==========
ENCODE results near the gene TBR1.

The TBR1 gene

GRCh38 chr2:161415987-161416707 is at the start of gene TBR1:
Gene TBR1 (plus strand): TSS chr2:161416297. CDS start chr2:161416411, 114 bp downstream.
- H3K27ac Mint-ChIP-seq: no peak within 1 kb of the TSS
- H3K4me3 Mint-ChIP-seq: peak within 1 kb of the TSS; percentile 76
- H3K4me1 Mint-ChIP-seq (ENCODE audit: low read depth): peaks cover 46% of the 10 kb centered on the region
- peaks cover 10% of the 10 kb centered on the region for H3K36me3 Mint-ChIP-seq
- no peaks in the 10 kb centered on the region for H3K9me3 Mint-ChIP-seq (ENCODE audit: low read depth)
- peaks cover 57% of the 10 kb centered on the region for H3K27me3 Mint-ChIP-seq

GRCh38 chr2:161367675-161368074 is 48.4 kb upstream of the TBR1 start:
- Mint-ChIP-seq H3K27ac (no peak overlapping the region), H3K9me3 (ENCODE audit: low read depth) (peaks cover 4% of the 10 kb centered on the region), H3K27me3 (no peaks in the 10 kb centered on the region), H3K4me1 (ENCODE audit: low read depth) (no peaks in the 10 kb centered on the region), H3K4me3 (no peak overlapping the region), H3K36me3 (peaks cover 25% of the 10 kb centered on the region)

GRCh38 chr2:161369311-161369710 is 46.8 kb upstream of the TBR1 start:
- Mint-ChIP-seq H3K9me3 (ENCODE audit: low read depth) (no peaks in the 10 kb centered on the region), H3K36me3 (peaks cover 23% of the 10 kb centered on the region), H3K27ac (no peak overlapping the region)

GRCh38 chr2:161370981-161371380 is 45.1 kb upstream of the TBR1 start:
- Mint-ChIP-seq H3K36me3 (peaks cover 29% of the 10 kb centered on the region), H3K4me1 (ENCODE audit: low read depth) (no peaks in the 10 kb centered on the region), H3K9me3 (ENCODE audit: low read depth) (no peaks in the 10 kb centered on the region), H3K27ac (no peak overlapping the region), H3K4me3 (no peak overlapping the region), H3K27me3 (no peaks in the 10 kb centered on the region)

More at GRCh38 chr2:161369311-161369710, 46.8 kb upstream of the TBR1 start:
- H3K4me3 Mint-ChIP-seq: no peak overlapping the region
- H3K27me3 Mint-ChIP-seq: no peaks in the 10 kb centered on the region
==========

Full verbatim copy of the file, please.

ENCODE results near the gene TBR1.

The TBR1 gene

GRCh38 chr2:161415987-161416707 is at the start of gene TBR1:
Gene TBR1 (plus strand): TSS chr2:161416297. CDS start chr2:161416411, 114 bp downstream.
- H3K27ac Mint-ChIP-seq: no peak within 1 kb of the TSS
- H3K4me3 Mint-ChIP-seq: peak within 1 kb of the TSS; percentile 76
- H3K4me1 Mint-ChIP-seq (ENCODE audit: low read depth): peaks cover 46% of the 10 kb centered on the region
- peaks cover 10% of the 10 kb centered on the region for H3K36me3 Mint-ChIP-seq
- no peaks in the 10 kb centered on the region for H3K9me3 Mint-ChIP-seq (ENCODE audit: low read depth)
- peaks cover 57% of the 10 kb centered on the region for H3K27me3 Mint-ChIP-seq

GRCh38 chr2:161367675-161368074 is 48.4 kb upstream of the TBR1 start:
- Mint-ChIP-seq H3K27ac (no peak overlapping the region), H3K9me3 (ENCODE audit: low read depth) (peaks cover 4% of the 10 kb centered on the region), H3K27me3 (no peaks in the 10 kb centered on the region), H3K4me1 (ENCODE audit: low read depth) (no peaks in the 10 kb centered on the region), H3K4me3 (no peak overlapping the region), H3K36me3 (peaks cover 25% of the 10 kb centered on the region)

GRCh38 chr2:161369311-161369710 is 46.8 kb upstream of the TBR1 start:
- Mint-ChIP-seq H3K9me3 (ENCODE audit: low read depth) (no peaks in the 10 kb centered on the region), H3K36me3 (peaks cover 23% of the 10 kb centered on the region), H3K27ac (no peak overlapping the region)

GRCh38 chr2:161370981-161371380 is 45.1 kb upstream of the TBR1 start:
- Mint-ChIP-seq H3K36me3 (peaks cover 29% of the 10 kb centered on the region), H3K4me1 (ENCODE audit: low read depth) (no peaks in the 10 kb centered on the region), H3K9me3 (ENCODE audit: low read depth) (no peaks in the 10 kb centered on the region), H3K27ac (no peak overlapping the region), H3K4me3 (no peak overlapping the region), H3K27me3 (no peaks in the 10 kb centered on the region)

More at GRCh38 chr2:161369311-161369710, 46.8 kb upstream of the TBR1 start:
- H3K4me3 Mint-ChIP-seq: no peak overlapping the region
- H3K27me3 Mint-ChIP-seq: no peaks in the 10 kb centered on the region